F2 is in Australia and it’s SO EXCITING because NO ONE has EVER driven in Australia before!! No seriously, it’s exciting. I am excited. Be excited.
As NO ONE had EVER driven in Australia before it was important to get as much practice as possible, particularly since there are so many big walls. Clément Novalak cleverly avoided the walls by driving through the gravel, but Roy Nissany was not so clever and hit a wall, bringing out the red flags. Ten minutes later and everyone was back out on track, just for Jehan Daruvala to spin. Red flags again.
With only around ten minutes left to go once the track was clear, everyone desperately headed out to try and get some actual practice, but Ollie Bearman spun himself onto the grass and that was that. The session ended 30 seconds early, with home-hero Jack Doohan the fastest, Red Bull junior Isack Hadjar second and Alpine junior Victor Martins third.
Qualifying: Exciting rain
As the practice session was such a success, I’m sure all the drivers were happy about the rain that had set in for Qualifying. The whole thing didn’t look horrific at all as they tentatively made their way out of the pits and slid around a bit. It was only until Bearman hit the wall, Jak Crawford lost his front wing and Arthur Leclerc spun that it was decided to pause the session.
The rain appeared to be less intense when the session resumed and Doohan was out first to try and recreate his success from Practice. As time ticked down, Doohan, Hadjar and Frederik Vesti all seemed in the running for pole position, with the lap times getting faster as the track dried (somewhat). With four minutes to go, Théo Pourchaire went fastest, followed quickly by Ayumu Iwasa, followed quickly by Martins ramming the entire side of his car into the wall. Red flag. The session did not resume, which left Iwasa on pole, Pourchaire second and Martins, with his smashed up car, third. “Yep, ok” was Iwasa’s low-key radio response. Extra confirming him as my new F2 fav.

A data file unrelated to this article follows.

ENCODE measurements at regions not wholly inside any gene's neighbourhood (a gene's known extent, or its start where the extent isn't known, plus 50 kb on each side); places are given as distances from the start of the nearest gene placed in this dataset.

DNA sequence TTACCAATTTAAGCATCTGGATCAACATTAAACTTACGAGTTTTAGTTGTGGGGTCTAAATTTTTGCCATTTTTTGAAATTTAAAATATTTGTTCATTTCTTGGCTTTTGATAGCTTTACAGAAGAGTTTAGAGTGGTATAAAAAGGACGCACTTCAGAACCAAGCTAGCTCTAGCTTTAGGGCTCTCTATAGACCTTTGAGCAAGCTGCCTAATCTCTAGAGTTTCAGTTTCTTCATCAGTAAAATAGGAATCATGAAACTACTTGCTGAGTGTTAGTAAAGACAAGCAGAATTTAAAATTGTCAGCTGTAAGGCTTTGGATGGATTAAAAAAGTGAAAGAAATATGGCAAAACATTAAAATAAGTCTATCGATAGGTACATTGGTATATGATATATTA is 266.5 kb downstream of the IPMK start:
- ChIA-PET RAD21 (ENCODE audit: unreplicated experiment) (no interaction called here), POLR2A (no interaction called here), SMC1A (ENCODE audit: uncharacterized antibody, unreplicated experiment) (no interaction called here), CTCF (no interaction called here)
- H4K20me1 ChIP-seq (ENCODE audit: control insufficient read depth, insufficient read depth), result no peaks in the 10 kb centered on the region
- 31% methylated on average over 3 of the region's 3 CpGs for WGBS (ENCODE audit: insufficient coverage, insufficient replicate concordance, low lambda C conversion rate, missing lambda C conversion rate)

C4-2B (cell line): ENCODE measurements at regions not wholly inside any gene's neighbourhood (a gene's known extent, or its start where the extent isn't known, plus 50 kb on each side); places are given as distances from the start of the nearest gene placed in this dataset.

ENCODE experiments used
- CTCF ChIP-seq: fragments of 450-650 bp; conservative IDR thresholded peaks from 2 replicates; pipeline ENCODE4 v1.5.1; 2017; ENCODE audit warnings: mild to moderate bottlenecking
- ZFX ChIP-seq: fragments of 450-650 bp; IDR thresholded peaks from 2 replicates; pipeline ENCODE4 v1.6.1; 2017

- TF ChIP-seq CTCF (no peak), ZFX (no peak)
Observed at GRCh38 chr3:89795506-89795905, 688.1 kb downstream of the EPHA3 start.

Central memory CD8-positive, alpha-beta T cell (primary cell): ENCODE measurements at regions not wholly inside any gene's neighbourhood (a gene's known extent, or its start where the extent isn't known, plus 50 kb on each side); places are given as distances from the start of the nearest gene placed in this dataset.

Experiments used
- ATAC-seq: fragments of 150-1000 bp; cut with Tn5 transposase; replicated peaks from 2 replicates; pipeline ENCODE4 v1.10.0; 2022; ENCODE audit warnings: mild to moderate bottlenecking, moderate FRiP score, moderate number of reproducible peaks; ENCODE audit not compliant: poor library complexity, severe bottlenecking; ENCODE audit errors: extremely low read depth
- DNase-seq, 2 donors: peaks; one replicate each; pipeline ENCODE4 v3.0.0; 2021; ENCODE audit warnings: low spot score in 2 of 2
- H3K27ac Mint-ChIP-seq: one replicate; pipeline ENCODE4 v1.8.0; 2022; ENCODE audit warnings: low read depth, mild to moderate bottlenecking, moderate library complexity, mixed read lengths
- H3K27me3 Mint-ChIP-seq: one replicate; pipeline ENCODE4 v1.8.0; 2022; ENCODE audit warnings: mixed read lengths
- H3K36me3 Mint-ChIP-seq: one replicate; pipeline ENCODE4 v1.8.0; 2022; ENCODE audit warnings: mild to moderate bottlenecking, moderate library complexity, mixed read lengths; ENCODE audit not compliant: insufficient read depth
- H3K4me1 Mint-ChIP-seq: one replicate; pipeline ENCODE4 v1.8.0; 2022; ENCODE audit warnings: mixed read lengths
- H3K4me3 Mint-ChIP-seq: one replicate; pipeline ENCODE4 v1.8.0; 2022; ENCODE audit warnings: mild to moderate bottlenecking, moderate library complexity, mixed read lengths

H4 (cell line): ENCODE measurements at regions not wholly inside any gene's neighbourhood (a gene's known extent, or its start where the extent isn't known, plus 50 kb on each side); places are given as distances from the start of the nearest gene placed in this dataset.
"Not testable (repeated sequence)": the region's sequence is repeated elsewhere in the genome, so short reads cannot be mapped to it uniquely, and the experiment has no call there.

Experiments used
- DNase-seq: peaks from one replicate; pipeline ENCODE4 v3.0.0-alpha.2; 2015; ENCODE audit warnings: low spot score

Sprint Race: Exciting confusing
The first ever F2 Australian Sprint Race got off to a great start, with Enzo Fittipaldi and Ralph Boschung crashing on the reconnaissance lap. Bad news for them, good news for everyone who was supposed to start behind them as they had already gained two positions. Kush Maini also spun on the reconnaissance lap, but luckily didn’t hit anything so took up his position in third place, behind Crawford in second and Dennis Hauger on reverse-grid pole.
As the mechanics rushed to the sidelines and the cars sat, engines running, waiting for the signal to start the formation lap, Race Control decided they needed more time to clear up the pre-race carnage. Cue mild confusion, as there was no way 20 F2 cars could idol on the grid for five minutes without terminal consequences. After a suspenseful few moments, the mechanics were allowed back on the grid and the whole pre-race procedure fun restarted.